A positive way out

The SDGs explicitly address the challenges brought about by today’s fast-growing and rapidly changing global economy. Moving from a linear to a circular model will contribute to achieving them

19th June 2019

Water flows out as a steel slab is cooled at a steel mill in Farrell, Pennsylvania, US. Due to its inherent material and energy intensity, heavy industry is a logical starting point for the transition to a circular economy. © Aaron Josefczyk/Reuters

A positive way out

The SDGs explicitly address the challenges brought about by today’s fast-growing and rapidly changing global economy. Moving from a linear to a circular model will contribute to achieving them

By Ellen MacArthur Founder, The Ellen MacArthur Foundation

The level of ambition of the Sustainable Development Goals (SDGs) is humbling, to say the least. It entails a systemic, multi-stakeholder, all-encompassing shift: from the Industrial Revolution-inherited, linear, extractive model of take, make and waste, to one that shapes beneficial solutions.

To get there, incremental improvements or simple tweaks to the existing model will not suffice. The economy as we know it relies first and foremost on the transformation of resources which are mostly finite. Better recycling or efficiency measures can only delay the inevitable – not prevent it.

Having lifted billions out of poverty and made material comfort a legitimate aspiration for all, the industrial engine is seeing obstacles on its horizon. The combination of resource scarcity and severe negative impacts makes it unreasonable to think we can carry on extracting, consuming and throwing away.

And while we might have come to realise that there actually is no ‘away’, we still have a lot of work to do to understand the interconnectedness of the system. Consider for instance that, according to the International Resource Panel’s latest report Global Resources Outlook 2019, 50 per cent of the world’s greenhouse gas emissions are due to extractive activities – both industrial and agricultural. That’s before we even start to take into account the use-phase of our products, buildings and infrastructure.

Focusing on achieving SDG 13 (climate action) requires looking beyond switching to renewable energy. A transformation in materials management is also crucial.

The way we make and use (or misuse) things lies at the heart of the issue, with cascading impacts that are both physical and societal. It’s about responsible consumption and production, the term that forms the basis of SDG 12. It is often mentioned that the circular economy can make a particularly credible contribution to that specific goal – by designing waste and pollution out, keeping valuable materials in use, and regenerating natural capital. And while we can wholeheartedly agree with this premise, we must also emphasise that circularity’s positive impact naturally reaches beyond SDG 12, by virtue of the aforementioned interconnectedness.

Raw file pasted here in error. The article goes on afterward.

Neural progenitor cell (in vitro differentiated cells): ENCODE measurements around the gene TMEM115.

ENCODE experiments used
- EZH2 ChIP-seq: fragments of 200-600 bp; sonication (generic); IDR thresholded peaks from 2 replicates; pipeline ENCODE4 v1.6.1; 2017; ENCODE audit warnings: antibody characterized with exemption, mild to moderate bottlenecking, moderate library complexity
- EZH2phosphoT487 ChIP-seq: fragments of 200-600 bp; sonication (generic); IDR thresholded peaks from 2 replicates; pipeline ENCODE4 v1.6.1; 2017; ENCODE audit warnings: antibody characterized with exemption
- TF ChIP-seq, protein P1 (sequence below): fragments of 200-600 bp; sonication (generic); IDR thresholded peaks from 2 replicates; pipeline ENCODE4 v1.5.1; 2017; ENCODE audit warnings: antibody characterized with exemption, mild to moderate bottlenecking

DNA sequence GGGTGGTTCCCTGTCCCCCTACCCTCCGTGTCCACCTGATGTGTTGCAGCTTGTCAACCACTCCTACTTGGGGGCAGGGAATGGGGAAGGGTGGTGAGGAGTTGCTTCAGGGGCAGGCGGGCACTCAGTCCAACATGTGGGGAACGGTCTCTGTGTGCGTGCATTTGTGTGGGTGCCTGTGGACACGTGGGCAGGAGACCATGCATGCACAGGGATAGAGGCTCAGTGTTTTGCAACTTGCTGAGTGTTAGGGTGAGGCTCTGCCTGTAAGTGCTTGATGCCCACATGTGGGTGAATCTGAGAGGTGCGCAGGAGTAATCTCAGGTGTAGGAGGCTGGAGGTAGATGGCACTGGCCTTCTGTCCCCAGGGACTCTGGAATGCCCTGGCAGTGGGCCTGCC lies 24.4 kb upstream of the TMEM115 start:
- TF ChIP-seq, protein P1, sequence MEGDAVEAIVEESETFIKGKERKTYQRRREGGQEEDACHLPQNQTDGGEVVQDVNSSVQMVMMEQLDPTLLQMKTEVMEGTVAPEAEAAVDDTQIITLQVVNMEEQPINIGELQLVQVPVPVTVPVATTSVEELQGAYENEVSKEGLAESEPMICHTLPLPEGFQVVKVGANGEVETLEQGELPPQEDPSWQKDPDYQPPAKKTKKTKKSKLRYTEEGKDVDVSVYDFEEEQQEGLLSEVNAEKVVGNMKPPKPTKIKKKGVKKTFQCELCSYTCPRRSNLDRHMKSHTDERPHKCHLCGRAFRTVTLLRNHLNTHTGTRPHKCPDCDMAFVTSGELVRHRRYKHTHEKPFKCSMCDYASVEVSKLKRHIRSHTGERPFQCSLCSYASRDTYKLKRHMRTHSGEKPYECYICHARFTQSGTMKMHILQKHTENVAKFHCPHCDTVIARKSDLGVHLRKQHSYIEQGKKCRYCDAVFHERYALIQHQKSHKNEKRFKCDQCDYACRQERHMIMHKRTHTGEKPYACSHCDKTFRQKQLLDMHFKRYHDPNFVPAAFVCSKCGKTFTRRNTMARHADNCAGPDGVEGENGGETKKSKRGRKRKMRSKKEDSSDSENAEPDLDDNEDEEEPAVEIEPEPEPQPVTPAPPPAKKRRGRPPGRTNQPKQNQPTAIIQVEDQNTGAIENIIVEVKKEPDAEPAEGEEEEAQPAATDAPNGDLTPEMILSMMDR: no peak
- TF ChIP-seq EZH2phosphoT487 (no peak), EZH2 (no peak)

Without going through a tedious listing exercise, it’s not a stretch to see how designing waste and pollution out significantly helps life on land, life below water and urban environments (SDGs 14, 15 and 11, respectively). Using the same logic, keeping materials in use will reshape industry and infrastructure (SDG 9). Regenerating ecosystems, meanwhile, is key to a string of goals, including but not limited to SDG 3 (health and wellbeing) and SDG 6 (clean water and sanitation).

Scaling up efforts
The economic benefits of the circular model are well documented, and one could potentially argue that there is ‘proof of concept’. What is required now is proper scale.

Looking at the built environment, mobility and food in the context of Europe, the Ellen MacArthur Foundation has demonstrated that the circular economy would also have significant beneficial impacts on the environment. Carbon dioxide emissions would drop 48 per cent by 2030 relative to 2012 levels. This is a compelling figure, which makes a strong case for an accelerated transition to a redefined notion of economic progress.

Heavy industry might be an obvious starting point due to its inherent material and energy intensity. But circularity can also be harnessed to re-invent the food system, to attain a regenerative model based on the optimisation of nutrient loops. This makes business sense, through the valorisation of agricultural by-products for high-value molecular extraction, energy production and dramatically reduced needs for expensive and soil-damaging chemical fertilisers.

We still need to ramp up efforts across a variety of fields such as materials science, education, design and infrastructure investment. But the early signs of a transition are firmly in place, on the back of strong private and public-sector involvement.

The circular economy model took a prominent place at the recent UN Environment Assembly, and features heavily in the sustainable consumption and production resolution adopted by Member States in the closing plenary session – both clear acknowledgements of its transformative potential.